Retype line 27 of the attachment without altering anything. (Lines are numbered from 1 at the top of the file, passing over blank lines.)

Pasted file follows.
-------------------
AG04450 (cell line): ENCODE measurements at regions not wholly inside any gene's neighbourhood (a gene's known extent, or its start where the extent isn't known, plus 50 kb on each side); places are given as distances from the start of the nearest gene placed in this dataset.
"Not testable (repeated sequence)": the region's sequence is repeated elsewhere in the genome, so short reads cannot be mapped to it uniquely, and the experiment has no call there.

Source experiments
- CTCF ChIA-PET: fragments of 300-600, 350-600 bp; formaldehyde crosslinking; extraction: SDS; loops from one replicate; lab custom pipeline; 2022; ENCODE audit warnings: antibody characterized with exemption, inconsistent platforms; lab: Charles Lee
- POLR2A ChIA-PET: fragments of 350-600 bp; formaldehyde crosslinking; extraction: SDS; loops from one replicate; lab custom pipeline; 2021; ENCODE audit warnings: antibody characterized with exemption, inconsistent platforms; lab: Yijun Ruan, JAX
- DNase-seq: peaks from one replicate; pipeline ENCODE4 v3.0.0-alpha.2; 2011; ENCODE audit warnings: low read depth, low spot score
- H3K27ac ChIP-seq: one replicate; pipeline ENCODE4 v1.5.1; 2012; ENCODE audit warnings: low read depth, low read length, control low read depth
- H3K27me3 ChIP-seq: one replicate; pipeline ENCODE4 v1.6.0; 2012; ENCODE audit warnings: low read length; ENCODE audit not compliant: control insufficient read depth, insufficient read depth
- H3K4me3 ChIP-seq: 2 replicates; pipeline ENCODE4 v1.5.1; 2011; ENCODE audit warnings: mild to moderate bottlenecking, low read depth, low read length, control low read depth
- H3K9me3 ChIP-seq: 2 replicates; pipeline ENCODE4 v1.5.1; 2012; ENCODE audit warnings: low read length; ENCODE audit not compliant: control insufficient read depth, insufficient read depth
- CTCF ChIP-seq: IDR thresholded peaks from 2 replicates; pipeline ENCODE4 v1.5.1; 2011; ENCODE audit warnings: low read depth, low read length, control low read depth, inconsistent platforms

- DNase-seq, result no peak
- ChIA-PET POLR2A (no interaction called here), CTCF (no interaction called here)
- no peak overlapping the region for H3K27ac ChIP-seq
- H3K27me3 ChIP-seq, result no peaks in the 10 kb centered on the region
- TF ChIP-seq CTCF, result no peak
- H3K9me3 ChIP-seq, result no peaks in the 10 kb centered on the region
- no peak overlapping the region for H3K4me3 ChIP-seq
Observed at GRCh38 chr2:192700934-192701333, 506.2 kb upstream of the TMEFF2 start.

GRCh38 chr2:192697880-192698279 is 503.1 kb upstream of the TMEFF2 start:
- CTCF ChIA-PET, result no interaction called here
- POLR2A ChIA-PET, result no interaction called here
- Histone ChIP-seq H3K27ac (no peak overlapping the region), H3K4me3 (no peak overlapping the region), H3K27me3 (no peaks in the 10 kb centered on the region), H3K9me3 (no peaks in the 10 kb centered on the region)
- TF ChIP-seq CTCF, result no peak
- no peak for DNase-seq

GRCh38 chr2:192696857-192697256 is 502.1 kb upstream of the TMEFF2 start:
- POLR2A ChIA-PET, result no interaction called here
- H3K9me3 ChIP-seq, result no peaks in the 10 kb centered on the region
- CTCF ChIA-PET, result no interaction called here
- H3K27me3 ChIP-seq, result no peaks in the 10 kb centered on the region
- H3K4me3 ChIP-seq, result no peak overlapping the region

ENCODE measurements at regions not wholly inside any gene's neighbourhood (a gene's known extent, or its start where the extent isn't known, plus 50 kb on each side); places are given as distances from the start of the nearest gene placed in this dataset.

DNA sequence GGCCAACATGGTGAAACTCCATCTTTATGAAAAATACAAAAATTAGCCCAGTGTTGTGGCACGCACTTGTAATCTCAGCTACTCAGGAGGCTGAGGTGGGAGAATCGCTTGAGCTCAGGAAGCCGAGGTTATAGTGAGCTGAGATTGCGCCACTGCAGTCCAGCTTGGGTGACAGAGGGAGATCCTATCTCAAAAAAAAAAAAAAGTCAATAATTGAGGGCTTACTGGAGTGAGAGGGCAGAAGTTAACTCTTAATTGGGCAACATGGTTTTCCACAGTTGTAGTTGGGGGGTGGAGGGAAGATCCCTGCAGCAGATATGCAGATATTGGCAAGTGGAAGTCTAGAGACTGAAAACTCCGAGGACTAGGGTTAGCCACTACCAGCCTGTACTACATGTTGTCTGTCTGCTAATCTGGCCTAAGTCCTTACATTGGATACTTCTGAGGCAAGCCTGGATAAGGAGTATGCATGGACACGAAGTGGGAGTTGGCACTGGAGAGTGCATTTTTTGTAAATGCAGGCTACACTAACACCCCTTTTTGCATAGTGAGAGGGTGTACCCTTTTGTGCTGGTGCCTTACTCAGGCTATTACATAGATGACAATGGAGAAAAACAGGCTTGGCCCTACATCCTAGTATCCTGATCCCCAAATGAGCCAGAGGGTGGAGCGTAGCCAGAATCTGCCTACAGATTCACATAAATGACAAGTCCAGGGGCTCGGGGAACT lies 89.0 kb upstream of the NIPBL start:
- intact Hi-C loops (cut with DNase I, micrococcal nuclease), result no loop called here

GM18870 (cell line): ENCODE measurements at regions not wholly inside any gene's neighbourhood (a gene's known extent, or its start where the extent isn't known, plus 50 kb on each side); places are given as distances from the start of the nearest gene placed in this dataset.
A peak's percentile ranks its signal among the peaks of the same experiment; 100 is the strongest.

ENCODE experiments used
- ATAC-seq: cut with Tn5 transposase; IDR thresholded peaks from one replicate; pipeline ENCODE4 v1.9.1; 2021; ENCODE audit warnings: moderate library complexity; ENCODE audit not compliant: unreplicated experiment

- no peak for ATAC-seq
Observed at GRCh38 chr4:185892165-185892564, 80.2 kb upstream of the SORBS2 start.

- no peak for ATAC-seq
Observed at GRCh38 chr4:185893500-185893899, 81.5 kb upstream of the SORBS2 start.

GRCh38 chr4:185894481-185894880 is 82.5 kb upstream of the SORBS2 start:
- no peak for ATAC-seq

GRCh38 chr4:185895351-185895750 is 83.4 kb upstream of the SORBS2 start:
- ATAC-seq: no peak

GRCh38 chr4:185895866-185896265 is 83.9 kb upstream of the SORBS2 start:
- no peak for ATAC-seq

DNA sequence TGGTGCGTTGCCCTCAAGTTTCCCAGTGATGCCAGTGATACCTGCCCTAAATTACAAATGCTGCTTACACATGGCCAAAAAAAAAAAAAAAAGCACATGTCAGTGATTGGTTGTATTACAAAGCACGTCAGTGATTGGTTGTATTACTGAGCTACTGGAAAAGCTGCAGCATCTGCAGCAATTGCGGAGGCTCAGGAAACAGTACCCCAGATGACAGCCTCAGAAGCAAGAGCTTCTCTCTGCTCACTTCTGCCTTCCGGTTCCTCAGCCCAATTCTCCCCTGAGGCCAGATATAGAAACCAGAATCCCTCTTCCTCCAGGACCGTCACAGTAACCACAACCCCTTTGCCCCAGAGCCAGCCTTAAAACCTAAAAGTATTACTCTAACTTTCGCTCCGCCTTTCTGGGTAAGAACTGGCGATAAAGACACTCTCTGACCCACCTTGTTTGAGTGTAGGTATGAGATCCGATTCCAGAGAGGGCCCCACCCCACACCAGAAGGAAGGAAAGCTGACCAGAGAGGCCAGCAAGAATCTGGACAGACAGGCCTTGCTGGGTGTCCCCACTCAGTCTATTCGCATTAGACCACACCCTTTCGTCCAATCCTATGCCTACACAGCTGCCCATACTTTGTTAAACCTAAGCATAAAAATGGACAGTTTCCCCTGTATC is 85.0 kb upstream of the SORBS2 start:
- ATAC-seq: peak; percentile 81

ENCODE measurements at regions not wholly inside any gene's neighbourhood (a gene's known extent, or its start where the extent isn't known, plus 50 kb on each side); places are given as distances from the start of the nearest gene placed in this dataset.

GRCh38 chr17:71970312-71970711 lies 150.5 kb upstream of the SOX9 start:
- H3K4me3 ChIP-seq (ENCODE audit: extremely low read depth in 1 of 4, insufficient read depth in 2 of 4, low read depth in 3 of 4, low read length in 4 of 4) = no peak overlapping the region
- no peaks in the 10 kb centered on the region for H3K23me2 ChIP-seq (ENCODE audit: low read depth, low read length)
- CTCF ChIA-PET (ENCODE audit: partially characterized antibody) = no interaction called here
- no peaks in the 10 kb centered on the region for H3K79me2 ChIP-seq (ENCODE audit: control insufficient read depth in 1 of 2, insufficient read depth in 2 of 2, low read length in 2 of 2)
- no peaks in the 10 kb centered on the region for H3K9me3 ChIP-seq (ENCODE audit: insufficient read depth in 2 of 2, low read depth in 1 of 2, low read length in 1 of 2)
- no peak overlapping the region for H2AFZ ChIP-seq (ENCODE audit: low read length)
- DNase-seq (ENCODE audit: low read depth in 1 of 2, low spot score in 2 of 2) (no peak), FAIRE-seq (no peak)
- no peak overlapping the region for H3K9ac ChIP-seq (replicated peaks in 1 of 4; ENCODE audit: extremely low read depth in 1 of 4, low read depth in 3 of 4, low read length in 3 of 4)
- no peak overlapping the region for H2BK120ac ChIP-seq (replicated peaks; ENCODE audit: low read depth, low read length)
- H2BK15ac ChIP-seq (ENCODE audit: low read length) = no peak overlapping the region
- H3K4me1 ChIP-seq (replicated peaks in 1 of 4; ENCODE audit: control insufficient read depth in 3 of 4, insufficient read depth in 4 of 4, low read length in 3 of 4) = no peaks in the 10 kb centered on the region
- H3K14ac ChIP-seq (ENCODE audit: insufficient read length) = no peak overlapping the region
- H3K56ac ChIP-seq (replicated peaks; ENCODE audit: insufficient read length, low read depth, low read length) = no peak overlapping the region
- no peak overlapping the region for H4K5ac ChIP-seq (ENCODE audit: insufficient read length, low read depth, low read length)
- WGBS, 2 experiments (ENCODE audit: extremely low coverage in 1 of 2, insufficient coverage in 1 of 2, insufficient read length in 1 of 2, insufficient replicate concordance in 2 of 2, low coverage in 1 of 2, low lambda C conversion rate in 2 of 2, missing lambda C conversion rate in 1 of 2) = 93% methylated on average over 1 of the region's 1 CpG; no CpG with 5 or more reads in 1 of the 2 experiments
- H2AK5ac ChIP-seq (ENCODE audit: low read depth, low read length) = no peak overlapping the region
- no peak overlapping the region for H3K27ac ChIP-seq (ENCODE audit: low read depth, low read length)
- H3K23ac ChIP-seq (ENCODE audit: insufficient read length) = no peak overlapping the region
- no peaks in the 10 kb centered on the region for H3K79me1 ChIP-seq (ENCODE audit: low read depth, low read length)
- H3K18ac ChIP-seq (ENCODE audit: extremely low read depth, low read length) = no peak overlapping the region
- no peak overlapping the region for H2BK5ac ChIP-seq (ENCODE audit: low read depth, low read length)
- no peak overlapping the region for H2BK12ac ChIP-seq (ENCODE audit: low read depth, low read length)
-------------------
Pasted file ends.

- POLR2A ChIA-PET, result no interaction called here